Boxing champ’s son ‘bashed woman with bare hands’
A MENTALLY ill teenager who allegedly bashed a 64-year-old woman to death with his bare hands had stopped taking his medication two days before the murder.
Imaueli Jone Degei, 18, the son of Fijian boxing champion Niko Degei, is accused of randomly attacking Kristina Kalnic in the driveway of her Carramar unit block on Saturday.
She died at the scene while Degei was arrested a short distance away and charged with murder.
The Daily Telegraph can reveal Degei's mental health problems were exacerbated by the death of his father, who died aged 57 in 2012, and he been known to the community mental health team "for years".
He was discharged from Campbelltown Hospital's Waratah House, a 30-bed psychiatric inpatient unit, last month, into which he has been periodically admitted over the last two years.
Police are investigating what role Degei stopping his medication had in the death.
Family members said Degei was "never the same" after the death of his father and was unable to cope with the pressure of being a talented rugby union player.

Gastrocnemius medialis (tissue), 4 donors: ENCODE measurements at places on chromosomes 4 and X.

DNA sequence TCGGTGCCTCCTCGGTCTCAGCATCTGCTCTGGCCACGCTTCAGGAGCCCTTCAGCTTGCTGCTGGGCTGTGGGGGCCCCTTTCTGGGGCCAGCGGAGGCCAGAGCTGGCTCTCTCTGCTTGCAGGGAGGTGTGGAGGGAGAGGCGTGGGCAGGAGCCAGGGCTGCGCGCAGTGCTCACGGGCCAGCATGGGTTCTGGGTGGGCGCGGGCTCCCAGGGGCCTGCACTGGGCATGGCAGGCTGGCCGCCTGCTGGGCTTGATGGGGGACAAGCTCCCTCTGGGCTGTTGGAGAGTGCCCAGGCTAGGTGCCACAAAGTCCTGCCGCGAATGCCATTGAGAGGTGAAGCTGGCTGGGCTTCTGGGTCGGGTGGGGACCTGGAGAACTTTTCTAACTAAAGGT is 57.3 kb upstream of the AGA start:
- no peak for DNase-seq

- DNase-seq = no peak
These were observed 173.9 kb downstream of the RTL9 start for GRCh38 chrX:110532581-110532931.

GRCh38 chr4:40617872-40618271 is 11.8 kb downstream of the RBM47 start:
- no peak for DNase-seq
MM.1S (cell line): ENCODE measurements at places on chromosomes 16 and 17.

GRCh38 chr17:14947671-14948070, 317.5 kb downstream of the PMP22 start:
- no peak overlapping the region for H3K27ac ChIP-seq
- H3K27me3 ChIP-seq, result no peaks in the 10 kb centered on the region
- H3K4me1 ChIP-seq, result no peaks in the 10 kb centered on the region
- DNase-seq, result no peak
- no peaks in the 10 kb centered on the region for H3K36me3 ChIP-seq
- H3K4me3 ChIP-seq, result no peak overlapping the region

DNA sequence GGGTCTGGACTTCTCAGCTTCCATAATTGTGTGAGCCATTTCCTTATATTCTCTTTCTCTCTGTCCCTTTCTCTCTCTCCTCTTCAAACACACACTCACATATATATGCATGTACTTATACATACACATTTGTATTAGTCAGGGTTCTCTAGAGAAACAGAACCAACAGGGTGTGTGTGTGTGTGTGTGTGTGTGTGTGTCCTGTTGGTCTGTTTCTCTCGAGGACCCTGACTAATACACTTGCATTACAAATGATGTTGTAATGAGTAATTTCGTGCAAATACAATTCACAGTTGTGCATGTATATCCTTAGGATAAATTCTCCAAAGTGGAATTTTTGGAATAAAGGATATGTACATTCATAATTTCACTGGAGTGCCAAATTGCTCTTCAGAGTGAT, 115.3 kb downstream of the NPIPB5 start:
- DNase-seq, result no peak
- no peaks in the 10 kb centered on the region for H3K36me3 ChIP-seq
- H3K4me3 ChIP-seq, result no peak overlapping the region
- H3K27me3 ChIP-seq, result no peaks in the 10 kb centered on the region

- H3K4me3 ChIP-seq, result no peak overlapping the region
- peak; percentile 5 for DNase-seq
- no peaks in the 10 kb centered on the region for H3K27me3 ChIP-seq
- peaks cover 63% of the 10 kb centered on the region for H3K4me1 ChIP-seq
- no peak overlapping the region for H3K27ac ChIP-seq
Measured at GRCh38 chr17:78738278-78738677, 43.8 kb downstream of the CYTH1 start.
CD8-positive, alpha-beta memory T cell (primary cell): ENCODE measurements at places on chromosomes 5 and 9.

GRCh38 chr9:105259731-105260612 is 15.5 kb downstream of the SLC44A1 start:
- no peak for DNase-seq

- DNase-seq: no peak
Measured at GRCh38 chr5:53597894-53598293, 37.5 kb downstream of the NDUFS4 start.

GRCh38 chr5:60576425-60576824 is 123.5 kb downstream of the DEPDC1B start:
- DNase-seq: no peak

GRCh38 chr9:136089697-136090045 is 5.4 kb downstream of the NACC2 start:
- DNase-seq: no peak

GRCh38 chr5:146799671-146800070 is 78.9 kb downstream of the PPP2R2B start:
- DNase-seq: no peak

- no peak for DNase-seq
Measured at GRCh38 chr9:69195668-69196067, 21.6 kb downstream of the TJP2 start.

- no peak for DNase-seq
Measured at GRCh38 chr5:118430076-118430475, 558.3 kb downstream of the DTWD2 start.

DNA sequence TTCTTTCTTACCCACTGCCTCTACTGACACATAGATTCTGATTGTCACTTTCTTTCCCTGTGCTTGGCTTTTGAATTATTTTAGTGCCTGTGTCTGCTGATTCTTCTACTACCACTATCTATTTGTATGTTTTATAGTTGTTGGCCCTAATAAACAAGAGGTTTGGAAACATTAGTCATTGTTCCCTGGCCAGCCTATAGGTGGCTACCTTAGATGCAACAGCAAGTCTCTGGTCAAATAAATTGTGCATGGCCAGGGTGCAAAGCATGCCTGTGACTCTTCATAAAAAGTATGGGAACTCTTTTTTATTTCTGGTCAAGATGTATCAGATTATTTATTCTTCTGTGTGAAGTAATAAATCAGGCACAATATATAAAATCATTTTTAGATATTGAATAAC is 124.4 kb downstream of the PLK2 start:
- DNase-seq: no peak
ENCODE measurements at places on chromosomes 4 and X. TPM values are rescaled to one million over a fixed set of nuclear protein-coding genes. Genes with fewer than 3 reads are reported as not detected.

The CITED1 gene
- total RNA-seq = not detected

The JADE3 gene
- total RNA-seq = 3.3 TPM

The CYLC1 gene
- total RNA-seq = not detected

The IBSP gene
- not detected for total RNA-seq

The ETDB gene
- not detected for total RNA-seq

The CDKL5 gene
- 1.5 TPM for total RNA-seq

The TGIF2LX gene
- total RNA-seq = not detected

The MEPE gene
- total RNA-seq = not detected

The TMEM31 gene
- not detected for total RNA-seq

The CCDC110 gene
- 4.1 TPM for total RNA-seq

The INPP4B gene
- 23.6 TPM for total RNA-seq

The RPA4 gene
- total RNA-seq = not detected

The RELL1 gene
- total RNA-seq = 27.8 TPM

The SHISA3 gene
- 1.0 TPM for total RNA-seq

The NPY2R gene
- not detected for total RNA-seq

His father was remembered as a "great champion" who boxed in the 1980s across Australia and the Pacific.
He won the South Seas heavyweight title in 1983.
Sporting prowess ran in the family and the 130kg teen was plucked from Airds High School to Westfields Sports High, where he played for the Campbelltown Harlequins Rugby Union Club.
He once had dreams of playing for Australia.
Friends said Degei dropped off the radar two years ago after playing in the Illawarra representative team.
Aged 11, he was ordered to step up to the role of "man of the house" and care for his two younger brothers when his father died.
"The pressure on a young boy's shoulders was too much and marked the start of his fight with mental illness," his cousin John said.
"He was gifted, he was big, weighing around 130kg and was a brilliant footballer, but his dad had put too much pressure on him from an early age to be as successful as him. Imaueli is a sensitive soul, he's been cracking under the strain of family and sport demands for years."
Friend Riley Alcorn, 19, said Degei never got in trouble at school.
"He would never hurt a fly, he was well behaved and quiet at school, he never even sat detention once," he said.
"He was raised mostly by his grandparents; he told me there were problems at home but I never asked. He was naturally blessed on the pitch and was surprisingly mobile for a big boy.
"He dreamt of playing for the green and golds (the Wallabies), football was his escape from a tough life early on."
Kalnic lived with her husband in one of the units only metres away from where she died. She took over as the building's strata manager last year.
NSW Health declined to comment on Degei's treatment.